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Toxicol Appl Pharmacol. 2006 Mar 1;211(2):166-74. Epub 2005 Aug 19.

Bioaccumulation and locomotor effects of manganese sulfate in Sprague-Dawley rats following subchronic (90 days) inhalation exposure.

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TOXHUM (Human Toxicology Research Group) and Department of Environmental and Occupational Health, Faculty of Medicine, Université de Montréal, C.P. 6128, Succursale Centre-Ville, Montréal, Québec, Canada, H3C 3J7.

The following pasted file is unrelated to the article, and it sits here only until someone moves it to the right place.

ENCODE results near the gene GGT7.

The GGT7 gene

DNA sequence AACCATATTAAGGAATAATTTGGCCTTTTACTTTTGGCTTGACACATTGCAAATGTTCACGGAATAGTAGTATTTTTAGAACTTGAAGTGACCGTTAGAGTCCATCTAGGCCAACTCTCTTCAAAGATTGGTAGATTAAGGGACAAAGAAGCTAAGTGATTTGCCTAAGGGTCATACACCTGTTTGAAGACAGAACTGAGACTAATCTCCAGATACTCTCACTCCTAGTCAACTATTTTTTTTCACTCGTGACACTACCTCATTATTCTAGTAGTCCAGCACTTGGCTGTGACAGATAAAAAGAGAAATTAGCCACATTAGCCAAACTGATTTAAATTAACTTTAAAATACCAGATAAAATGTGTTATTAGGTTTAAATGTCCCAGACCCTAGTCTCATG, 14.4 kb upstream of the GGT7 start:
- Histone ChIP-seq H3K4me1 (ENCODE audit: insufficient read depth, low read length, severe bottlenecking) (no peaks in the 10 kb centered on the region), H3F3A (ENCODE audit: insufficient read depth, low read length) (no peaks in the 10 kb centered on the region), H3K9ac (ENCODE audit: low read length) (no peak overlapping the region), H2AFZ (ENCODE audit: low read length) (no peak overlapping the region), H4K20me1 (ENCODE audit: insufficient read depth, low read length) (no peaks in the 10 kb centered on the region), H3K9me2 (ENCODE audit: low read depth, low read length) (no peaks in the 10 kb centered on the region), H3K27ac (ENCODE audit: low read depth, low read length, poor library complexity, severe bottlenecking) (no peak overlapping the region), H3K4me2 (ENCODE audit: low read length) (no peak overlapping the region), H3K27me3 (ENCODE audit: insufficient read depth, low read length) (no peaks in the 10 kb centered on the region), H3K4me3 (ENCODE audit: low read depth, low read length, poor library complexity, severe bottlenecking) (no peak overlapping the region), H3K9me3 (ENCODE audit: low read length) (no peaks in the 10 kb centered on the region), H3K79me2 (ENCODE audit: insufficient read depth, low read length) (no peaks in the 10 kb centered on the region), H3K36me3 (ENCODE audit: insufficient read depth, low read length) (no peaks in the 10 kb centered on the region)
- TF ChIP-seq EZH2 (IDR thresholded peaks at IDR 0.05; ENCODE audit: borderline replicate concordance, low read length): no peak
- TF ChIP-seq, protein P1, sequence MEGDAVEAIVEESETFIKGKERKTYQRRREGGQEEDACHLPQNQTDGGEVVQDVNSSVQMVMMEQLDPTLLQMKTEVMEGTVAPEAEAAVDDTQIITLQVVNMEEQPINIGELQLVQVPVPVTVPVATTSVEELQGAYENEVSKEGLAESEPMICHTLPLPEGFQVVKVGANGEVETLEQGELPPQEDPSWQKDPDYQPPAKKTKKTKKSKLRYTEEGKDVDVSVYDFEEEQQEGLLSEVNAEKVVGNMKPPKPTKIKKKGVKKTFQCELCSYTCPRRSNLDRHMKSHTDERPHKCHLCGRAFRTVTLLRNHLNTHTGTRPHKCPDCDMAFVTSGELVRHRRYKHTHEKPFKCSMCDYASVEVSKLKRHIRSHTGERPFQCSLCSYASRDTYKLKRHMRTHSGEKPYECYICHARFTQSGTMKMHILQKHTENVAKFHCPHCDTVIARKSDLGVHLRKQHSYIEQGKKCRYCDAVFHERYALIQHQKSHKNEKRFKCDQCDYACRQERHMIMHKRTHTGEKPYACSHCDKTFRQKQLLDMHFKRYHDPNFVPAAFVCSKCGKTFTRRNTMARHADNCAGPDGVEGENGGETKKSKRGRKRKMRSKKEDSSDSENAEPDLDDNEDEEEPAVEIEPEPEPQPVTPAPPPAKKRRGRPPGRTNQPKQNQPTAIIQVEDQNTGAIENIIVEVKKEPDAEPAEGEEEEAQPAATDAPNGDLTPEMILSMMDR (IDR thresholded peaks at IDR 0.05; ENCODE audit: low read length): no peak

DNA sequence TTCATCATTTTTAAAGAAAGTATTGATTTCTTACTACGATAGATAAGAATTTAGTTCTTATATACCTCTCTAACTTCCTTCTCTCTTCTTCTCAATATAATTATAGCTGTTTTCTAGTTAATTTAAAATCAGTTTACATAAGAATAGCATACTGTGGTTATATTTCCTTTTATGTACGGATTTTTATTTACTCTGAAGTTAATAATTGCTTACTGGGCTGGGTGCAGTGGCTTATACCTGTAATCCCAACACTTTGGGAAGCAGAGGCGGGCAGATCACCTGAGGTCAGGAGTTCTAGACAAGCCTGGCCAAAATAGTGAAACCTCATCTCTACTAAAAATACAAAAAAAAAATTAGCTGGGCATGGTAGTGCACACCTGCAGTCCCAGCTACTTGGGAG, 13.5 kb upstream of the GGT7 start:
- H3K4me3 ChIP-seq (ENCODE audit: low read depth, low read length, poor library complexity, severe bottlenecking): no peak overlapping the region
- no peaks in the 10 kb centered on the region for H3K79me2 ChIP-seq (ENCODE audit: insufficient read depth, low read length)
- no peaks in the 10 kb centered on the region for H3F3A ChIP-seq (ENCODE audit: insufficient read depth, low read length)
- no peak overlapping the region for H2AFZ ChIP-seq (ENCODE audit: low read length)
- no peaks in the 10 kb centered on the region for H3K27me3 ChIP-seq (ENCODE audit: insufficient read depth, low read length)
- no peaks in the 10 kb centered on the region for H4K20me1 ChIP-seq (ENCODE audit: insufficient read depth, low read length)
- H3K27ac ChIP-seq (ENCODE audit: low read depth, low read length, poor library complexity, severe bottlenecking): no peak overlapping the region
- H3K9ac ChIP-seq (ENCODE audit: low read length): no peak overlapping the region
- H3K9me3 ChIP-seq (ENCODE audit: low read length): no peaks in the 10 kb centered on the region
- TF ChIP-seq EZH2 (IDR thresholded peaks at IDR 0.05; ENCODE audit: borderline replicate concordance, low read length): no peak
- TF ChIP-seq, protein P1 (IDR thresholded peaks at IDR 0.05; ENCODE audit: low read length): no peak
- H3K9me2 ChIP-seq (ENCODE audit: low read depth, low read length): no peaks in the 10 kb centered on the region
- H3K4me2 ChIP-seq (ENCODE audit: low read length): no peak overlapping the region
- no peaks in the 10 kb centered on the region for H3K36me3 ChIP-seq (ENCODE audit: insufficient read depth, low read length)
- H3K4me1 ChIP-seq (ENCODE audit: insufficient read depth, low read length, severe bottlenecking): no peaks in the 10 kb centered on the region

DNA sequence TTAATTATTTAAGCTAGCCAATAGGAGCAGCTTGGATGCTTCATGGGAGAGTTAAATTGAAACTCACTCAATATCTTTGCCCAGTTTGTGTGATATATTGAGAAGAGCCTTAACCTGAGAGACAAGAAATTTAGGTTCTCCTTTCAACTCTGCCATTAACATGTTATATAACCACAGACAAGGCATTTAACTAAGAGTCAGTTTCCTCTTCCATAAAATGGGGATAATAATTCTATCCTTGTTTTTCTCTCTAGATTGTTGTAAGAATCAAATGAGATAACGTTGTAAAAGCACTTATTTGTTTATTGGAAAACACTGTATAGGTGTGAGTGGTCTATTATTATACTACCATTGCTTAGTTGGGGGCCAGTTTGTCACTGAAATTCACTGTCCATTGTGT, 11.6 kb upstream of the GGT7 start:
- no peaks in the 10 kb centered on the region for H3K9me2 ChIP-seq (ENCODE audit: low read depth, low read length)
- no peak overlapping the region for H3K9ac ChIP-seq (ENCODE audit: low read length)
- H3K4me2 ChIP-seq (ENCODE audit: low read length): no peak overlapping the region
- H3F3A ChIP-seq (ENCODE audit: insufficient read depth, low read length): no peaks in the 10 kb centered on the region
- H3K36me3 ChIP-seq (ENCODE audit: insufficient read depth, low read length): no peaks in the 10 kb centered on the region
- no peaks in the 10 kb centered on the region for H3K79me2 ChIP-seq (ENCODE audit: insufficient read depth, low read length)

Methylcyclopentadienyl manganese tricarbonyl (MMT) is an organic compound that was introduced as an anti-knock additive to replace lead in unleaded fuel. The combustion of MMT results in the emission of fine Mn particulates mainly in the form of manganese sulfate and manganese phosphate. The objective of this study is to determine the effects of subchronic exposure to Mn sulfate in different tissues, on locomotor activity, on neuropathology, and on blood serum biochemical parameters. A control group and three groups of 30 male Sprague-Dawley rats were exposed 6-h/day, 5 days/week for 13 consecutive weeks at 30, 300, or 3,000 microg/m(3) Mn sulfate. Locomotor activity was measured during 36 h using an Auto-Track System. Blood and the following tissues were collected and analyzed for manganese content by neutron activation analysis: olfactory bulb, globus pallidus, caudate/putamen, cerebellum, frontal cortex, liver, lung, testis, and kidney. Neuronal cell counts were obtained for the caudate/putamen and the globus pallidus and clinical biochemistry was assessed. Manganese concentrations were increased in blood, kidney, lung, and testis and in all brain regions in the 3,000 microg/m(3) exposure group. Significant differences were also noted in the 300 microg/m(3) exposure group. Neuronal cell counts for the globus pallidus were significantly different between the two highest exposed groups and the controls. Locomotor activity for all exposure concentrations and resting time for the middle and highest concentrations for the two night resting periods were significantly increased. Total ambulatory count was decreased significantly for all exposure concentrations. Biochemical profiles also presented significant differences. No body weight loss was observed between all groups. These results suggest that neurotoxicity could occur at low exposure levels of Mn sulfate, one of the main combustion products of MMT.

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